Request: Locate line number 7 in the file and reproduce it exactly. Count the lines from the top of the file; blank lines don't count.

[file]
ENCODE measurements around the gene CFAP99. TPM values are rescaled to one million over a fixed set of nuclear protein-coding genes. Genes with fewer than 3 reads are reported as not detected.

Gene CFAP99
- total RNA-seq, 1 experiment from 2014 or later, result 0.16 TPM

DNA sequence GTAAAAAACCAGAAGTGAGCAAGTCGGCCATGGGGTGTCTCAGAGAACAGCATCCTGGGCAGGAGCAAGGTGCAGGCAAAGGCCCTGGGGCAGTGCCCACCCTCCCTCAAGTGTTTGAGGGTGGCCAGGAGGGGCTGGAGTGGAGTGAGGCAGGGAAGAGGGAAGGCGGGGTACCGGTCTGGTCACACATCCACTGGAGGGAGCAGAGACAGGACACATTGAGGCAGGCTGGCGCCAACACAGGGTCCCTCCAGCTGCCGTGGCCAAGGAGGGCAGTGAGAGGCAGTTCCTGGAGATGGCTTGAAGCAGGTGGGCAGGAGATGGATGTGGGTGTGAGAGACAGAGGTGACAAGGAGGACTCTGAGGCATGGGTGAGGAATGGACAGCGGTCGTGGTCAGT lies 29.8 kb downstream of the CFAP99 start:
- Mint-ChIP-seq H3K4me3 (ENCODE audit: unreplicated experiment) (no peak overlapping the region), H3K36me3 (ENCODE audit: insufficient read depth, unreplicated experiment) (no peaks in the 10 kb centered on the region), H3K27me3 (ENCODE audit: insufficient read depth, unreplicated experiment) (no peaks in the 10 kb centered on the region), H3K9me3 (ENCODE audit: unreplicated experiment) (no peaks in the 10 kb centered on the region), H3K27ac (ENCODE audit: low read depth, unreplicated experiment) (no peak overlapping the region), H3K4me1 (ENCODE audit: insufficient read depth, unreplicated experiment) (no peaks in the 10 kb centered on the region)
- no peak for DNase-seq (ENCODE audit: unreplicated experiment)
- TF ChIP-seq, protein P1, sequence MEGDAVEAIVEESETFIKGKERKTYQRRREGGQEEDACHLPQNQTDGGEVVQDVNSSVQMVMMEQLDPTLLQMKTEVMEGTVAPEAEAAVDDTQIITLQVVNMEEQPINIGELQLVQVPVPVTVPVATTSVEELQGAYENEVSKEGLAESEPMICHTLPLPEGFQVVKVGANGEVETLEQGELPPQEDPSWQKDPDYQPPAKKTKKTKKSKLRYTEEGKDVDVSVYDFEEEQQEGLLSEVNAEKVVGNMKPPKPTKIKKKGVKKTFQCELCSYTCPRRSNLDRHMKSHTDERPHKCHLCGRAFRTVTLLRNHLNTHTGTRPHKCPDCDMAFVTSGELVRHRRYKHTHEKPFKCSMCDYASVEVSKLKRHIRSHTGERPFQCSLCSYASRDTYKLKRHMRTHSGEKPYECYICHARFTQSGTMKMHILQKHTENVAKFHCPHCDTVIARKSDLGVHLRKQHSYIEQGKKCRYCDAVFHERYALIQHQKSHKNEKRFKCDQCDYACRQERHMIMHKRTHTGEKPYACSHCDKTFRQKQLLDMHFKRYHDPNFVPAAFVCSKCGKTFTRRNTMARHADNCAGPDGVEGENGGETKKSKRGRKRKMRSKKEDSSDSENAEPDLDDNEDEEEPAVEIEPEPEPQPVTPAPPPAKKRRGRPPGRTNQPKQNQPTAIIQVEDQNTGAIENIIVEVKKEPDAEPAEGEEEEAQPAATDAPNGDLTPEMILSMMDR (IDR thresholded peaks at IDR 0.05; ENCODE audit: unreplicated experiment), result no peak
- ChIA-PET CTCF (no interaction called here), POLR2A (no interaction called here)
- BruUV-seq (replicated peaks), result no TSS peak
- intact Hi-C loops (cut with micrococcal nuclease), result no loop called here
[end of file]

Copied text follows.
- TF ChIP-seq, protein P1, sequence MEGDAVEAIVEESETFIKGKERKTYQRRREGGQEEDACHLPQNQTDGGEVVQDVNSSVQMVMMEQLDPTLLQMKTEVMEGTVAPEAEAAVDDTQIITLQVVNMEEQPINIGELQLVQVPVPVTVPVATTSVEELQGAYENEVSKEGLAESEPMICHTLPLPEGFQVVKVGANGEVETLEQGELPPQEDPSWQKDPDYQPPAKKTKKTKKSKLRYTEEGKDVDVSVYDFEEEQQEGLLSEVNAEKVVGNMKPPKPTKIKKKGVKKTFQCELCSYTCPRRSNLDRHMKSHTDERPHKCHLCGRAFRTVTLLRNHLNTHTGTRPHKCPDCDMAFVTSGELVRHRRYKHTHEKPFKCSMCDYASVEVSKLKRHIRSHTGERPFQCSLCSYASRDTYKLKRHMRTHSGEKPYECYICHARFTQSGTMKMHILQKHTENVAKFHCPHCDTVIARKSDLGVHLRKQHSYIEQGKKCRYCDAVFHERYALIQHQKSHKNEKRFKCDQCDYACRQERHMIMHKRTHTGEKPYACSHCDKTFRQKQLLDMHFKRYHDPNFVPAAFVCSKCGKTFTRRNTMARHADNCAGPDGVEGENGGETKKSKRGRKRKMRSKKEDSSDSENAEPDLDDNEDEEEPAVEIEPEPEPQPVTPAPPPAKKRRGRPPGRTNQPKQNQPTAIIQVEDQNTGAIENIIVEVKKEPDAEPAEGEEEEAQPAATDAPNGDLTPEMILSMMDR (IDR thresholded peaks at IDR 0.05; ENCODE audit: unreplicated experiment), result no peak